Actually, deaths in the study almost certainly were underestimated. The screeners had relied on retrospective chart reviews. But chart quality depends on accuracy and honesty by doctors, an undefined portion of whom do not record their errors, perhaps to avoid peer scrutiny and malpractice claims. Plus these were all patients in hospitals, not individuals subjected to errors in doctors’ offices, clinics, or stand-alone surgical centers. So, the person whose melanoma was missed in the office or whose colonoscopy was misinterpreted in the clinic was not included. The IOM had not focused on misdiagnoses in or out of the hospital (where most of them occurred). Leape also raised the pro foundly troubling matter that: “some errors are not even known to clinicians caring for the patient. Autopsy studies for example, have found misdiagnoses in 20 percent to 40 percent of cases. On balance, the reliance on information extracted from records most likely led to a substantial underestimate of the prevalence of injury.”

In 2004, Healthgrades, a for-profit hospital rating agency, published a patient safety study based on computer models that appeared in JAMA and applied them to the Medicare data from all 50 states and the District of Columbia, during a three-year record (from 2000–2002). Medicare patients, exclusive of obstetrical cases, made up about 45 percent of admissions. The study showed 195,000 deaths per year from error, or as Healthgrades Vice President Samantha Collier, M.D., put it: “the equivalent of 390 jumbo jets full of people are dying each year due to likely preventable, in hospital medical errors, making this one of the leading killers in the U.S.”

During the brief study period, patient safety incidents cost the Medicare system an additional $8.54 billion. Three issues—failure to rescue, decubitus ulcers (pressure ulcers or bedsores), and sepsis following surgery—produced about 60  percent of the errors involving Medicare patients (one of four of whom would die). The 195,000 annual deaths would have placed error sixth on the Centers for Disease Control and Prevention list of killers, ahead of diabetes, pneumonia, Alzheimer’s, and renal disease.

If the old were at high risk, so were the young. Like the Quaid twins, they were particularly vulnerable to medication errors. In 2007, a study in the Journal of Pediatrics showed that 11 percent of children in hospitals experienced medication errors. Often there is no standard dose for infants and small children. Amounts must be diluted and calibrated by patient size and weight. Especially errors that were potentially harmful. Not for sale or with newborns whose livers, kidneys, and immune systems still are developing, toxicity is more of a danger than for adults. Plus, children are in far greater danger even when not hospitalized. In 2006, the American Academy of Pediatrics reported that 26 percent of children treated as outpatients experienced medication errors that were potentially harmful.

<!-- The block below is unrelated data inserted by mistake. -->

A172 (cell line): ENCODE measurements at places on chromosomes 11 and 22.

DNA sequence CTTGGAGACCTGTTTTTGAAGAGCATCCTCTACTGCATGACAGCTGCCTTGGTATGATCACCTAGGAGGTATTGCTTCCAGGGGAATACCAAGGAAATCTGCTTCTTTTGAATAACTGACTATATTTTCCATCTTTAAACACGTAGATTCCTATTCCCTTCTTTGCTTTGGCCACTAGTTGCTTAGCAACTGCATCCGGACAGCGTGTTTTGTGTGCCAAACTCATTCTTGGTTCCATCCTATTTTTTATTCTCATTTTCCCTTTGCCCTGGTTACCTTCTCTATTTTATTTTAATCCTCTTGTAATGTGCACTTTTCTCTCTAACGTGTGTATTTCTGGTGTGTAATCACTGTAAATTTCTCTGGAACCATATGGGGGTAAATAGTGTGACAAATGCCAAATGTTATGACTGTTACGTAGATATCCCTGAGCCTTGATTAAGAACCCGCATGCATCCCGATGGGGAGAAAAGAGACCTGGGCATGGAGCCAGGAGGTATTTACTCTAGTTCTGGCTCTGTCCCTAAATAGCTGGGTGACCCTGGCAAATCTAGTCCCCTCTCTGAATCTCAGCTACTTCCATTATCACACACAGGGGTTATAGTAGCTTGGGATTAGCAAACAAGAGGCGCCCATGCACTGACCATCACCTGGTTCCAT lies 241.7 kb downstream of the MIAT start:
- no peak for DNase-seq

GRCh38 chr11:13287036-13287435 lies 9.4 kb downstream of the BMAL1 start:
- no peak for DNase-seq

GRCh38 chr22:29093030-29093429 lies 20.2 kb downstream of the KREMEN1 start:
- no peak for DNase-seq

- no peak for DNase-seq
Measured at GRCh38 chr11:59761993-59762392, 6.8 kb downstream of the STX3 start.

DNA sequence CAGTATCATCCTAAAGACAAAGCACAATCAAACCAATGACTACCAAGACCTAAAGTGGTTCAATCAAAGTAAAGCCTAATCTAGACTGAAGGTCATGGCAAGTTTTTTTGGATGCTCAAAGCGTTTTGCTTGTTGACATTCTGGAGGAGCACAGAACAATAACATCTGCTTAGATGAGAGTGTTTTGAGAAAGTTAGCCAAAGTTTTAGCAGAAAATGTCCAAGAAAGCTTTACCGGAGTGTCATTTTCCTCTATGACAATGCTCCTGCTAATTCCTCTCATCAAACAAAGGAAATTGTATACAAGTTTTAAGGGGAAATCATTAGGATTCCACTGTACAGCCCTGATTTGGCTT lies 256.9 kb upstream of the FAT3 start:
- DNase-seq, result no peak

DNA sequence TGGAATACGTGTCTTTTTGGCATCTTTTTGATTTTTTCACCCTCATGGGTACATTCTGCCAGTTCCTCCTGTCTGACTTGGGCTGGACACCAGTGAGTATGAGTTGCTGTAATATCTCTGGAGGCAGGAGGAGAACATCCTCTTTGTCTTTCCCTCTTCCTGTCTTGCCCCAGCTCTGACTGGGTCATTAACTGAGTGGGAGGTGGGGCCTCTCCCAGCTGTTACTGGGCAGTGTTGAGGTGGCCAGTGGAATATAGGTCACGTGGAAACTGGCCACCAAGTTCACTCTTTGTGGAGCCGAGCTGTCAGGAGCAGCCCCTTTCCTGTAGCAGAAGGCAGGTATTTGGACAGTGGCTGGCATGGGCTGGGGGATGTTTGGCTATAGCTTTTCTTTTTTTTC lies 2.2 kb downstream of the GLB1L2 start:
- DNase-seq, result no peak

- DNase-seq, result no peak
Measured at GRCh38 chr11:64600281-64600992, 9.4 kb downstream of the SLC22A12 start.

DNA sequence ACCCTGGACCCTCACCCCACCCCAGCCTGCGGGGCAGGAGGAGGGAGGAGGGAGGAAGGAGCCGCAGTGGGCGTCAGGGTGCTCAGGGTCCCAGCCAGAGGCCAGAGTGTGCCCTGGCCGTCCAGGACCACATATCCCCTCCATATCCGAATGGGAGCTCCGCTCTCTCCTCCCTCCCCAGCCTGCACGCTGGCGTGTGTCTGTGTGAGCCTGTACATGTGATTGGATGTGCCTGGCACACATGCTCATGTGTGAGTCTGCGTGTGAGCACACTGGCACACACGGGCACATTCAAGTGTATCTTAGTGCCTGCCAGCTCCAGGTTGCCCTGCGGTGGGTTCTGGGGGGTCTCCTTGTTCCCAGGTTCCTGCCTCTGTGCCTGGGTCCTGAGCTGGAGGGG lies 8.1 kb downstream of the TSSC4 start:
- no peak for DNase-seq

The surging popularity of electronic medical records in the twenty-first century produced new error detection methods unavailable to the Harvard Practice Study or the IOM when they analyzed New York and Colorado medical records. Mainly of these were “trigger” tools. Triggers in charts noted interventions, shifts, or changes in a patient’s care signaling a response to a possible error. For example, giving Naloxone (Narcan), an opiate receptor blocker to a patient like Josie King likely revealed an overdose of morphine or methadone.

Most trigger systems such as ones used by the federal Agency for Health Care Quality and some states like Utah and Missouri focused on discharge summaries. A “Global Trigger Tool” was developed by the Institute of Healthcare Improvement in Cambridge, Massachusetts from the work of David Classen, M.D., a professor of medicine at the University of Utah on the staff of LDS Hospital in Salt Lake City. Classen also served on the Patient Safety and Healthcare Information Technology Committee of the IOM.

The tool was global and “longitudinal,” in the sense that it drew from all charts and records, included far more triggers, and was followed by physician and nurse auditing as in the IOM studies. Predictably in head to head comparisons with federal and state trigger systems, the global tool proved more “sensitive,” meaning that it picked up additional errors and more “specific” in the sense that it caught greater numbers of false positives.

In addition to using Narcan, some of the global triggers included any “code or arrest” (meaning the heart or lungs stopped), a sudden drop in hematocrit (centrifuged red blood cells) of greater than 25 percent (anemia suggesting kidney failure), a fall, a “bounce back” readmission within thirty days, a transfer to a higher level of care, a return to surgery, an intubation following anesthesia care, a new pneumonia, a sudden stop of a medication, the use of Vitamin K, a coagulant following anti-clotting medication, third- and fourth-degree lacerations (severe tearing during childbirth), and a return to the emergency room within forty-eight hours.